Friday, May 27, 2005
|Scars on his chin don't mar Aaron Wilson's smile, after the Toronto Rock won the National Lacrosse League championship by defeating Arizona 19-13 on May 14 at the Air Canada Centre. Wilson -- by day, a staff member in UW's central stores, often spotted on his mail route -- was in his second season as a forward for the Rock, after more than a dozen years in junior leagues. What you can't see is the knee injury that kept him out of the lineup in 2003-04. What you can't smell, he maintains, is the "champagne and sweat" on his game jersey. He'll be back with the team next season.|
"The truth," says a release from UW's media relations office, "is that Google, and most other search engines, are based on keywords and patching phrases together and a fair bit of caching the results of common queries. Is this the best way to search a large database for phrases? And, what if you had genetic information (long strings of characters over the four-symbol alphabet ACGT)?"
Enter Ian Munro, faculty member in UW's school of computer science and Canada Research Chair in Algorithm Design.
"I want to develop ways of searching text that is time efficient and also takes a minimal amount of space," says Munro. "Most people only focus on one or the other but I focus on both and want to develop methods I can actually prove are the best."
His techniques allow someone to use only a modest amount of space to quickly search very large strings of data, and he doesn't use compression technology. "Standard compression technology is not the right solution for large data because you have to blow it back up to its original size to do anything with it," he explains.
"In my search methods, all the information is easily searchable and manipulatable, but it is about the same size as the raw data. That's a big reduction in file size from earlier attempts, which ended up being about 50 times larger than the actual data. So, there is no need to substantially increase the storage space needed or time needed to process it."
Munro accomplishes this seemingly impossible goal through the use of computing "trees". The tree allows someone to flow through the information selecting different combinations. For example, if you wanted to look through some very long binary code searching for the string "1000100," then it's simple. The search only has to be done once and to find numerous different possibilities someone only has to read off the information at different places along the tree.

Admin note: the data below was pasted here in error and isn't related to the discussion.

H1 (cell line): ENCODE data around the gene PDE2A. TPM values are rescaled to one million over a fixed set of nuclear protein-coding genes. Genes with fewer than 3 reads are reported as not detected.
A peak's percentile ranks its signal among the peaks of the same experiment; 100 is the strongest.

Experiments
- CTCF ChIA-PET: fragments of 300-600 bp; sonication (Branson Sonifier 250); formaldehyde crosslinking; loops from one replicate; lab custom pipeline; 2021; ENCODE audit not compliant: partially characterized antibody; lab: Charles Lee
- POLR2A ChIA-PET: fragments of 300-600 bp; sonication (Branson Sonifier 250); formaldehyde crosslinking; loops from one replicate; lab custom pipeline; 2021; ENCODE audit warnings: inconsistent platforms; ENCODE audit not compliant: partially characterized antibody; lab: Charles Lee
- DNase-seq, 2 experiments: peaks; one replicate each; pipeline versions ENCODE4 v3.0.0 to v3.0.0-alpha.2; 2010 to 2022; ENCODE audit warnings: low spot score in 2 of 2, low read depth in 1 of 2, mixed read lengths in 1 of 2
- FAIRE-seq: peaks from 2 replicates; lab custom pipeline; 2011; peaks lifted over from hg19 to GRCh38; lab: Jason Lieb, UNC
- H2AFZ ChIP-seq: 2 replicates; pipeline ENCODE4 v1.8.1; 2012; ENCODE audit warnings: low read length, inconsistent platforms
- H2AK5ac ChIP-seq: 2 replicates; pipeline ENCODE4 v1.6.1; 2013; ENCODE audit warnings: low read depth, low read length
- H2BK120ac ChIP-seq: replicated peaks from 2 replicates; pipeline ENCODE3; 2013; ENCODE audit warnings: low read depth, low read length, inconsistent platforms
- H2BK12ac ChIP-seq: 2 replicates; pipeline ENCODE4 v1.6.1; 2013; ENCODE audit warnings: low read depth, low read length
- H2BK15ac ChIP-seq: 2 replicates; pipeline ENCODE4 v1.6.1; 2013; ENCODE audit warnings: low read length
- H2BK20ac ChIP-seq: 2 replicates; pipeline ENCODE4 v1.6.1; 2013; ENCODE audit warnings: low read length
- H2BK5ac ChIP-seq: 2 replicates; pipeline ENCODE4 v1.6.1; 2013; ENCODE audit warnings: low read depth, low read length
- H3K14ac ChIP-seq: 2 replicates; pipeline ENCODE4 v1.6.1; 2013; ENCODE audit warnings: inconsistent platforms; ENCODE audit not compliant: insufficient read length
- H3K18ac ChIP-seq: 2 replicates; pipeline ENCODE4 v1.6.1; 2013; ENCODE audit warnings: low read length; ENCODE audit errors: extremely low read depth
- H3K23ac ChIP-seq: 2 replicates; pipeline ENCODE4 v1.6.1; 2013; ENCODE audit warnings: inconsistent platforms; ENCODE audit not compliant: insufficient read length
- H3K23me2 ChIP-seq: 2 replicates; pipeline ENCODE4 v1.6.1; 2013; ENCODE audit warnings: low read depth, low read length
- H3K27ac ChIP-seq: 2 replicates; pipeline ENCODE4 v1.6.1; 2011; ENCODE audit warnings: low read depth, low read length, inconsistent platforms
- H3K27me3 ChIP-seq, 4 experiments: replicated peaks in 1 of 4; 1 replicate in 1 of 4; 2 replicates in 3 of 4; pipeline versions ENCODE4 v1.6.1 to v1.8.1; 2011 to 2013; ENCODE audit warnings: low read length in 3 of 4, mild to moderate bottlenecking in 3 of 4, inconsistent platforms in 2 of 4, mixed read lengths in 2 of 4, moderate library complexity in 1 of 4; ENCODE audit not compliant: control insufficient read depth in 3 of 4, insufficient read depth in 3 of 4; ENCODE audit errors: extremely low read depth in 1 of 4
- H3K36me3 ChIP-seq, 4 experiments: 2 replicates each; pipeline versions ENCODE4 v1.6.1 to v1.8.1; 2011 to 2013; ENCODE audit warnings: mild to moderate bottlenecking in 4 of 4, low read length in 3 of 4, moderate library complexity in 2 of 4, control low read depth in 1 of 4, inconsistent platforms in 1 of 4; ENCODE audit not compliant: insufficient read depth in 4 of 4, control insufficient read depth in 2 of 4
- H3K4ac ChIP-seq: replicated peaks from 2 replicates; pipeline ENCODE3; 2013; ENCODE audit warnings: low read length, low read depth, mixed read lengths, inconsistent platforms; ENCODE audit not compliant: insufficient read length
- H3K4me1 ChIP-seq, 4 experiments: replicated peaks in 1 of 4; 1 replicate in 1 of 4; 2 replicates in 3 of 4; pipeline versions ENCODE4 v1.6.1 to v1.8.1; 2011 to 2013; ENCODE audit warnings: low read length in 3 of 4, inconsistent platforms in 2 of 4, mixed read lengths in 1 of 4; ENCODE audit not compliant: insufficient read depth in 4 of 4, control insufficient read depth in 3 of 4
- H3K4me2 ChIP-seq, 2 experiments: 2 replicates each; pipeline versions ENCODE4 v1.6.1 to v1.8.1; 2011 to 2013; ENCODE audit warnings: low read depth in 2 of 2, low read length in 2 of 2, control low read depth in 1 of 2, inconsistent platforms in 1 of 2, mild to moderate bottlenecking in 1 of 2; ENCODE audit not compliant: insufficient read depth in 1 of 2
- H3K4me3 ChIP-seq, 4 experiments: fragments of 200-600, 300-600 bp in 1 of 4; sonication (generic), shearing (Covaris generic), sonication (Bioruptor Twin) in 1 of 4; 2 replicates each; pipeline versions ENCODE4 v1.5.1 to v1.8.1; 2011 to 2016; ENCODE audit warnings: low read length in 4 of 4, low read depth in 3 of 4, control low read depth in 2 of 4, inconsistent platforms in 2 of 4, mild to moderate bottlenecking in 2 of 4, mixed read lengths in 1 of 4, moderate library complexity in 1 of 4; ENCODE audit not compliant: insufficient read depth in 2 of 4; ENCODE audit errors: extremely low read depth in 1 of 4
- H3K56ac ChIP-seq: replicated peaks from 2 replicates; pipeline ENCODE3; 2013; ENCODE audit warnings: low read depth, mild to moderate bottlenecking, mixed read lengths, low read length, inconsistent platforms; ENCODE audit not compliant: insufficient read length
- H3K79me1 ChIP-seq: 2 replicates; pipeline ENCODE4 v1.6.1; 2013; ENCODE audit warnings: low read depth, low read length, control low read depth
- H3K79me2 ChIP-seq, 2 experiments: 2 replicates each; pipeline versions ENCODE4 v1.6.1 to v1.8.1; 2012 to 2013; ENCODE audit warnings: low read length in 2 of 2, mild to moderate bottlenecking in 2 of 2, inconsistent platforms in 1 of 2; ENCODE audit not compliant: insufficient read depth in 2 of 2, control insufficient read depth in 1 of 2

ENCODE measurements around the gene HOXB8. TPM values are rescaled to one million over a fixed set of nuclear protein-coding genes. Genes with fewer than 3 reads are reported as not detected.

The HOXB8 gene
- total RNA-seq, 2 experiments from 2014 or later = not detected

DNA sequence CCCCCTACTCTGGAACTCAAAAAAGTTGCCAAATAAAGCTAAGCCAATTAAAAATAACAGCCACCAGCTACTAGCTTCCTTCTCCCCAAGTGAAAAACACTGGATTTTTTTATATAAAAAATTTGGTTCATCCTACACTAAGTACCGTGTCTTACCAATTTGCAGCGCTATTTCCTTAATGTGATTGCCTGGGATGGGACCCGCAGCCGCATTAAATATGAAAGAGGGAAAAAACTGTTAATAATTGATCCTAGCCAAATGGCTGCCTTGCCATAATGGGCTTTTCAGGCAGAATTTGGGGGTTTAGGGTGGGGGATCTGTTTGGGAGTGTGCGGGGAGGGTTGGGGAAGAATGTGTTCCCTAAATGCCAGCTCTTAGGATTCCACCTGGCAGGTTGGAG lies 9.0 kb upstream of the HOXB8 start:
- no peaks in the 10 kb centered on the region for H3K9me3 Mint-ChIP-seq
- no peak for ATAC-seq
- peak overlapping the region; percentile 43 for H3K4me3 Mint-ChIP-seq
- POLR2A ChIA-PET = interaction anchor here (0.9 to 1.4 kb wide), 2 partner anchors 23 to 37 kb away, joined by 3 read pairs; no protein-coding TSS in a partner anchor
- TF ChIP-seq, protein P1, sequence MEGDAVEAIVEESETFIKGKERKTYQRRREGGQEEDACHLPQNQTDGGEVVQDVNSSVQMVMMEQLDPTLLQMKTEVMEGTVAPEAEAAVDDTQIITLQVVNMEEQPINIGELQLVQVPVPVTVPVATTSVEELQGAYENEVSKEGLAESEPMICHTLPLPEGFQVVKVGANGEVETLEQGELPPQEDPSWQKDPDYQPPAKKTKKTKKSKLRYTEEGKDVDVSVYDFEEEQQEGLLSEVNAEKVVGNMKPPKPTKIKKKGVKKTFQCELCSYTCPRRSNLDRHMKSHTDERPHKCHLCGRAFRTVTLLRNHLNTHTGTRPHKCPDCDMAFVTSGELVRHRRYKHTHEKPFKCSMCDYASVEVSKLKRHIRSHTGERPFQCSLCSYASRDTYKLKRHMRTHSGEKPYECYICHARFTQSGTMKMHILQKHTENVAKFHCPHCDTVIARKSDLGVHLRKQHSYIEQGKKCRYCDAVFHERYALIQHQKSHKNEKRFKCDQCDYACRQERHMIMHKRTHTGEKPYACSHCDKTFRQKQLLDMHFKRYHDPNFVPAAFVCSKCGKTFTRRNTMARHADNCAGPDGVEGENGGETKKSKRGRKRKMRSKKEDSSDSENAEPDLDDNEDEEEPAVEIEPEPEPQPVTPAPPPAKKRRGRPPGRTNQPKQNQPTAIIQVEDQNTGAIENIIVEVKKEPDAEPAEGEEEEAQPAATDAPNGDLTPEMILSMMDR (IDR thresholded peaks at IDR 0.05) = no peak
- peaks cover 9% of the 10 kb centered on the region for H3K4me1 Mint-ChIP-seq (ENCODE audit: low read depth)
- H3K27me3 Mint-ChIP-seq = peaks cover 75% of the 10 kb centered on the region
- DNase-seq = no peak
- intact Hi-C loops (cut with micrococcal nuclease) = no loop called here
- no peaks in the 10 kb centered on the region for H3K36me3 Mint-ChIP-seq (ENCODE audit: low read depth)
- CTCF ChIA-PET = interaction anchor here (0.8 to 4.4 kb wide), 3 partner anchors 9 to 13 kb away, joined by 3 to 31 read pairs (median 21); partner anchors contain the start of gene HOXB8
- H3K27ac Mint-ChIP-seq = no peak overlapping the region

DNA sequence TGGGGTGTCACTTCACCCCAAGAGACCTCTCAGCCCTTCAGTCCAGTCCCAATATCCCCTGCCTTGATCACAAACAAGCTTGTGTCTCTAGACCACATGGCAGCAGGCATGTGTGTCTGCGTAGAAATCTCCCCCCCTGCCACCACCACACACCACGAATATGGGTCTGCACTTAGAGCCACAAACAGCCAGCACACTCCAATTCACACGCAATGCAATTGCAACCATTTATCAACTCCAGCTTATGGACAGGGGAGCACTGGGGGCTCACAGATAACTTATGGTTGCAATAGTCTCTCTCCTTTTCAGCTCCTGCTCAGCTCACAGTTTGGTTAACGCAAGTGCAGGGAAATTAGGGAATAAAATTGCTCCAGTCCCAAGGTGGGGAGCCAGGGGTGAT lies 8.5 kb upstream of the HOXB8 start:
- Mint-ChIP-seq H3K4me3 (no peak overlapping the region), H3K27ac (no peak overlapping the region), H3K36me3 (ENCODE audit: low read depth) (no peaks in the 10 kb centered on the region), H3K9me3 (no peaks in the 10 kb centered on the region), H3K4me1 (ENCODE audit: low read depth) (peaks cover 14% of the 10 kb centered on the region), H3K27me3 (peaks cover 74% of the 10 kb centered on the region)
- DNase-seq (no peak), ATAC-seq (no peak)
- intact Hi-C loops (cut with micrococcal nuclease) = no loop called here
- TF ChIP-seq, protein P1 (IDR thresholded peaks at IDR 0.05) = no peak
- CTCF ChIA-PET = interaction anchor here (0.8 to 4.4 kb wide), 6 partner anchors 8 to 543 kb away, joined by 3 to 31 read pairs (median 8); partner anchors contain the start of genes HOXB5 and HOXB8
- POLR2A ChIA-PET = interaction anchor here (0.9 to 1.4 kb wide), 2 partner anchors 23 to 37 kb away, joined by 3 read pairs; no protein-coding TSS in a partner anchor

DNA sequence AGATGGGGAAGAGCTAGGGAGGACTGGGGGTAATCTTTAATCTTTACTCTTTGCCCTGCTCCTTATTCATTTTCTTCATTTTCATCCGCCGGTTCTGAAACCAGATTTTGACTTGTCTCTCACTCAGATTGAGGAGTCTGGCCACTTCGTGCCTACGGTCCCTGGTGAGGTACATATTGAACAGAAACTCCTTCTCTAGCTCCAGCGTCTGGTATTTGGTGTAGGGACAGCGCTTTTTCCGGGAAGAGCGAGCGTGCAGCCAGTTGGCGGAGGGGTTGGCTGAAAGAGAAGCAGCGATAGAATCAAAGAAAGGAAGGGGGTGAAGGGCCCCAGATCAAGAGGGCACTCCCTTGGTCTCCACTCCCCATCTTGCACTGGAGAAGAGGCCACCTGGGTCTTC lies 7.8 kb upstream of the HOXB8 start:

To for "100" in "10000110010101011", instead of reading the entire string, a user could simply follow the pattern "100" through a tree representation and find both instances in the text (that is, positions 1 and 7). The usual methods of representing such trees are the main culprit in the "data bloat" and where the key advances are in the research.
|ONE CLICK AWAY|
"Just because you have more computing power than 10 years ago doesn't mean you can just process anything you want," Munro says. "There are still problems of data size in computing, and now the problems are much bigger. The benefit of this process is that the search is done on the succinct form. We can do a complicated search with minimal storage space and computing time."
Student performers in "Kate Herself" from this spring's UpStart festival of short plays
"Since it opened to rave reviews in 1938, Thornton Wilder's 'Our Town' has become one of the classics of western theatre. In this play Wilder presents a picture of a small town, the fictional hamlet of Grover's Corners, where universal lessons about life can be found in a world which contains both virtue and vice, goodness and hypocrisy. 'Our Town' won Wilder his second Pulitzer Prize and went on to become one of the most performed plays of the twentieth century. Directed by guest artist Alan Sapp, 'Our Town' will be presented at the Theatre of the Arts from November 16-19, 2005.
"'New Directions' represents a new departure for UW Drama. Following this year's successful fringe-style festival of student-composed plays, 'Upstart '05', 'New Directions' will present short plays staged by students from our directing class. More details will be announced at the beginning of the fall term. 'New Directions' will be presented in Studio 180 of Hagey Hall from February 1-4 and 8-11, 2006.